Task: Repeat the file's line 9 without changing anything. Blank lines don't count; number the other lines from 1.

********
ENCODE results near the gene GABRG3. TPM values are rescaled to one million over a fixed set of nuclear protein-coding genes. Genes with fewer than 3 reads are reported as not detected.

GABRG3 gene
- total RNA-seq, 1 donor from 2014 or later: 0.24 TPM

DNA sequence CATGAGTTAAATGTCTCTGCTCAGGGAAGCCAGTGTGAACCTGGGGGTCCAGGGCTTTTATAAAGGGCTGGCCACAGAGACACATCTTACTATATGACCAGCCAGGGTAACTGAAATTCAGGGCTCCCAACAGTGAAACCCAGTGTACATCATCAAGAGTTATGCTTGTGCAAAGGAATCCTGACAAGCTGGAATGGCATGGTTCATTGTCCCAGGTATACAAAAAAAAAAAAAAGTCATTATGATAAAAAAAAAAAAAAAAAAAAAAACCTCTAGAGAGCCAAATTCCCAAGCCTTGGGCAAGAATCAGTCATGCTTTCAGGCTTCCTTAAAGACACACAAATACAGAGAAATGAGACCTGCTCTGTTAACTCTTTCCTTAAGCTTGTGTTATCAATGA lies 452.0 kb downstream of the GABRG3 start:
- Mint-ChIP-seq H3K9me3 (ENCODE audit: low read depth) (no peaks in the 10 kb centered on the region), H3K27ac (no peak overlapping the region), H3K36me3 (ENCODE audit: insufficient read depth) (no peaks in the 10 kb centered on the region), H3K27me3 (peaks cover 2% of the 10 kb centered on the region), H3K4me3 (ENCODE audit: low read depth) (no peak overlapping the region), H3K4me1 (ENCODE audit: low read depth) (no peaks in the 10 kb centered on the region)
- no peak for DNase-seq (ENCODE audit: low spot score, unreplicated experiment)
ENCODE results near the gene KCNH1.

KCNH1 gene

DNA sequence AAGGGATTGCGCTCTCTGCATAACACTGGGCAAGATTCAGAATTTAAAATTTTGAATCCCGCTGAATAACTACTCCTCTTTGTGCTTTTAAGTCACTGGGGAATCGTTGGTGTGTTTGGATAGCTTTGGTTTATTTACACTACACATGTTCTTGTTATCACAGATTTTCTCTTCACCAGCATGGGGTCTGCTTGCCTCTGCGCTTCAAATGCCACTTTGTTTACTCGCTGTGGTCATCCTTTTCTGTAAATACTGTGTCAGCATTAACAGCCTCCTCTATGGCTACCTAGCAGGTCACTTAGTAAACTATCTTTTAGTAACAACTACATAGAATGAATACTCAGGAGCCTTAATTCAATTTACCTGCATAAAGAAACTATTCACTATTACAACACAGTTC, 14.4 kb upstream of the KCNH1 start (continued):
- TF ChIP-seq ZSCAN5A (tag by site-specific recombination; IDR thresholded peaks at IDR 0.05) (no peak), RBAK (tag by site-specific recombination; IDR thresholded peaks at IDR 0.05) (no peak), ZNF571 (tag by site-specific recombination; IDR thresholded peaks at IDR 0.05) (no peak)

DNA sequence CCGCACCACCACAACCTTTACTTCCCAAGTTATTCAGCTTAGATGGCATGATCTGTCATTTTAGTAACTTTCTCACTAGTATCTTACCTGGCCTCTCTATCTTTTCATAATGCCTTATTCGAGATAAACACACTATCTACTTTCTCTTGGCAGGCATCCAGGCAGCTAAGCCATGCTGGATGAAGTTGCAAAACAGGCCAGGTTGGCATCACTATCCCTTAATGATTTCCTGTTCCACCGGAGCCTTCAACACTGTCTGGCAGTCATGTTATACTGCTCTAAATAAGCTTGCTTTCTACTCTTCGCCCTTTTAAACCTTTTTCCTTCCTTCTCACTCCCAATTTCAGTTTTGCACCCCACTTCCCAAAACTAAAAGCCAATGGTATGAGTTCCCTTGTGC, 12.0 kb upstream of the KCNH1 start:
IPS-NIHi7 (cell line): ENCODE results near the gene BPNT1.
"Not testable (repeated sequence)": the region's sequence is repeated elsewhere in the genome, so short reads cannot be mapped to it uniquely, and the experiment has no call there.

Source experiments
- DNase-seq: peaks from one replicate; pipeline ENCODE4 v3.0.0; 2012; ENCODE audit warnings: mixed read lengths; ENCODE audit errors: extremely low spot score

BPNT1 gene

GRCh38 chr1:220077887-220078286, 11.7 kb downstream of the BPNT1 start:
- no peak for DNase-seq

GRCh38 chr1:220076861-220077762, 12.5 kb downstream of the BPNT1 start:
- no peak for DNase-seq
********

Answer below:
DNA sequence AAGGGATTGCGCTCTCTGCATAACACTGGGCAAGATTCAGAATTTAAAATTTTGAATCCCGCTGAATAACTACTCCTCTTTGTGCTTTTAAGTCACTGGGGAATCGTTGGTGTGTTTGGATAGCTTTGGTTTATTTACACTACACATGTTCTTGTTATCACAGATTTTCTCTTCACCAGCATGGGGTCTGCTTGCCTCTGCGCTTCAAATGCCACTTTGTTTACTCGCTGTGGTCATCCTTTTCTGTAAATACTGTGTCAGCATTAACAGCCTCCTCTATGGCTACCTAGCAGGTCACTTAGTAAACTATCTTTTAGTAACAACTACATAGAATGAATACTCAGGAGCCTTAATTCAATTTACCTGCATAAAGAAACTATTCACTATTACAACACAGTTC, 14.4 kb upstream of the KCNH1 start (continued):